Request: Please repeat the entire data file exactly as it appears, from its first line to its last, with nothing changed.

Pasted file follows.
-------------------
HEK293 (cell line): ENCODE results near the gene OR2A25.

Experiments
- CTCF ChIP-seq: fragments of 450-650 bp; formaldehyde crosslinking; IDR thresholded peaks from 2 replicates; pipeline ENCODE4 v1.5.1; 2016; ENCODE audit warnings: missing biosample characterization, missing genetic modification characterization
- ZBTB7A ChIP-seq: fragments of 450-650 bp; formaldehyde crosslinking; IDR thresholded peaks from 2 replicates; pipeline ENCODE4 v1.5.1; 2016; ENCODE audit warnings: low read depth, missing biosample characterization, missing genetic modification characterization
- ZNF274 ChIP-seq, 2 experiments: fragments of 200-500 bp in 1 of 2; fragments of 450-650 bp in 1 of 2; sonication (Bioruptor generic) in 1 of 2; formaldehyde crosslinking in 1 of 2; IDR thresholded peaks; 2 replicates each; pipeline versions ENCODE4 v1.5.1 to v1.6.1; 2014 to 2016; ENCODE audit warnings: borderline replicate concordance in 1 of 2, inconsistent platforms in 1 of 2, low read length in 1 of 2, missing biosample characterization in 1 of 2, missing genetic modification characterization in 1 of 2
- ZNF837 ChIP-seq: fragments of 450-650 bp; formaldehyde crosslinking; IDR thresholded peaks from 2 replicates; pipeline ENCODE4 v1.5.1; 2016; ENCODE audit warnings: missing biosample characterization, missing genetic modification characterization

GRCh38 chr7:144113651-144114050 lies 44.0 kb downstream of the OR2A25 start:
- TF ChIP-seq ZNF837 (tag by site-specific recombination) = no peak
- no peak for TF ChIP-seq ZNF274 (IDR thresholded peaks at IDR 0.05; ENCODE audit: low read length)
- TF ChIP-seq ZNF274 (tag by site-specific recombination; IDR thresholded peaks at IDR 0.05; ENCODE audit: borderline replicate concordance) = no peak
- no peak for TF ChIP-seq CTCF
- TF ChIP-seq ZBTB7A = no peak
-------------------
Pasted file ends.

HEK293 (cell line): ENCODE results near the gene OR2A25.

Experiments
- CTCF ChIP-seq: fragments of 450-650 bp; formaldehyde crosslinking; IDR thresholded peaks from 2 replicates; pipeline ENCODE4 v1.5.1; 2016; ENCODE audit warnings: missing biosample characterization, missing genetic modification characterization
- ZBTB7A ChIP-seq: fragments of 450-650 bp; formaldehyde crosslinking; IDR thresholded peaks from 2 replicates; pipeline ENCODE4 v1.5.1; 2016; ENCODE audit warnings: low read depth, missing biosample characterization, missing genetic modification characterization
- ZNF274 ChIP-seq, 2 experiments: fragments of 200-500 bp in 1 of 2; fragments of 450-650 bp in 1 of 2; sonication (Bioruptor generic) in 1 of 2; formaldehyde crosslinking in 1 of 2; IDR thresholded peaks; 2 replicates each; pipeline versions ENCODE4 v1.5.1 to v1.6.1; 2014 to 2016; ENCODE audit warnings: borderline replicate concordance in 1 of 2, inconsistent platforms in 1 of 2, low read length in 1 of 2, missing biosample characterization in 1 of 2, missing genetic modification characterization in 1 of 2
- ZNF837 ChIP-seq: fragments of 450-650 bp; formaldehyde crosslinking; IDR thresholded peaks from 2 replicates; pipeline ENCODE4 v1.5.1; 2016; ENCODE audit warnings: missing biosample characterization, missing genetic modification characterization

GRCh38 chr7:144113651-144114050 lies 44.0 kb downstream of the OR2A25 start:
- TF ChIP-seq ZNF837 (tag by site-specific recombination) = no peak
- no peak for TF ChIP-seq ZNF274 (IDR thresholded peaks at IDR 0.05; ENCODE audit: low read length)
- TF ChIP-seq ZNF274 (tag by site-specific recombination; IDR thresholded peaks at IDR 0.05; ENCODE audit: borderline replicate concordance) = no peak
- no peak for TF ChIP-seq CTCF
- TF ChIP-seq ZBTB7A = no peak